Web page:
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Technology Stock Roundup: Yahoo, Intel Have Good Week

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Last week, Yahoo continued on its buying spree (this time with a focus on video), while Intel (INTC - Free Report) shares responded to data that the disrupting tablet market could be letting off.

Yahoo’s Video Investments Continue

Last week, Yahoo made three acquisitions, two of which could help video delivery at the company. Yahoo’s recent product introductions and revamps have included an element of coolness and any future video platform from the company is likely to fit the same description.

The first of the two acquisitions was a team of developers at DreamWorks Animation that created the app called Ptch. The app allows the compiling of event photos and videos by multiple users on their smartphones to create a more complete picture of the event. Ptch is being shut down, with the technology moving to Yahoo.

The other acquisition was of a startup called EvntLive, which has developed a platform for streaming of live concerts, on-demand streaming of previously-recorded live shows and an interactive platform for sharing opinions and comments.  

Mayer said earlier that the focus of acquisitions was likely to move from mobile to advertising technology and video. These acquisitions indicate that we are probably looking at a new or revamped video platform from Yahoo that will take video consumption to the next level.

Moderating Tablet Demand Breathes Life into Intel

Investment firm J.P. Morgan Securities published a report on Dec 4 that provided data pointing to softening tablet demand this year followed by strengthening PC demand next year. The firm noted some positive signs in the PC supply chain for the first time in two years. Shares of Intel, which is still largely dependent on the PC market, jumped in response.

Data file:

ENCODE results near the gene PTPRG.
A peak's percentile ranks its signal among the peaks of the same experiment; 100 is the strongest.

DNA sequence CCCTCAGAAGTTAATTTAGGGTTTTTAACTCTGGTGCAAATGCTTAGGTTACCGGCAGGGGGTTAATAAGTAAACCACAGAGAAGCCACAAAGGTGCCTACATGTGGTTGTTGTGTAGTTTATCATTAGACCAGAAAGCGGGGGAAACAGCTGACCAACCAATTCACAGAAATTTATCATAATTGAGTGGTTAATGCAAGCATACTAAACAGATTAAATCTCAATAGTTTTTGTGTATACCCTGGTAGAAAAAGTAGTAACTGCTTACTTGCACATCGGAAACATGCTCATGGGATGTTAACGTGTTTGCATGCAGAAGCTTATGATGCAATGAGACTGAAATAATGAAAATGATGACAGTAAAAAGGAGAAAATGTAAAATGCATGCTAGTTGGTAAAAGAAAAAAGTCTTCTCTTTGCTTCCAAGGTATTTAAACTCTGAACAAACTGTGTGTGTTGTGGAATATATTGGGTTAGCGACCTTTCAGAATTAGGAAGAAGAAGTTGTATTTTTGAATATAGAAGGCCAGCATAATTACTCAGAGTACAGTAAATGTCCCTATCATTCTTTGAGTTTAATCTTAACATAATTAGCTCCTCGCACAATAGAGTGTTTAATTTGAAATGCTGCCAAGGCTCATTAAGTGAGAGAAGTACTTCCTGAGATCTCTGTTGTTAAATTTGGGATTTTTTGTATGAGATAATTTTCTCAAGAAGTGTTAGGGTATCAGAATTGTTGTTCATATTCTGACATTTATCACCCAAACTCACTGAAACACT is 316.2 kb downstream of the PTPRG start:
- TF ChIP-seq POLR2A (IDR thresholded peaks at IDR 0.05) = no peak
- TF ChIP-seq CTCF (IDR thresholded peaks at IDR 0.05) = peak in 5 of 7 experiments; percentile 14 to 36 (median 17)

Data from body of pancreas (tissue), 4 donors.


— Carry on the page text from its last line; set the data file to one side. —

Earlier in the week, a Wells Fargo analyst reiterated his Outperform rating on Intel shares. The analyst said that there were chances of margin improvement due to stable chip prices and lower processing costs. But Intel has already decided to push its advanced technology into the mobile segment until more suitable mobile-ready products are available. Therefore, although its processing costs continue to decline, the company’s attempt to capture market share (even at the lowest-end Chromebooks) will remain a pressure on margins.

Intel is still largely viewed as a PC component supplier. While its latest mobile products hold promise, Intel has missed the 2013 holiday season, which means that the large-scale adoption of its latest mobile chips has been pushed back a few quarters. That said, Intel’s 2014 guidance doesn’t look aggressive, so any improvement in PC demand should be good news for the company.

The Secret Behind Facebook’s Mobile Growth

Facebook’s (FB - Free Report) mobile business appears to have grown in leaps and bounds and last week, a product manager at the company explained how. The secret appears to be a phenomenon called mobile app install ads, which are nothing more than ads for apps that get streamed in the Facebook news feed.

In itself this doesn’t appear to be too exciting since most ads on Facebook appear in the newsfeed. But the reason this has proved so successful is that a person clicking on the ad is taken right away to the app download page, which increases the chances of the app getting installed.

Facebook also provided some rather astonishing numbers of the apps downloaded this way. It says that there were 175 million downloads since January. Since it had stated earlier that there were 25 million downloads in the first quarter, this means 150 million downloads in the few months since then, which looks to be a very high growth rate. Social-ad shop AdParlor estimates that Facebook charges $2.50 per install, which means that nearly a fifth of its mobile ad revenue comes from these apps.

Facebook’s huge success with mobile app install ads could be the reason that other social networking companies, such as Twitter (TWTR - Free Report) are also testing the format.



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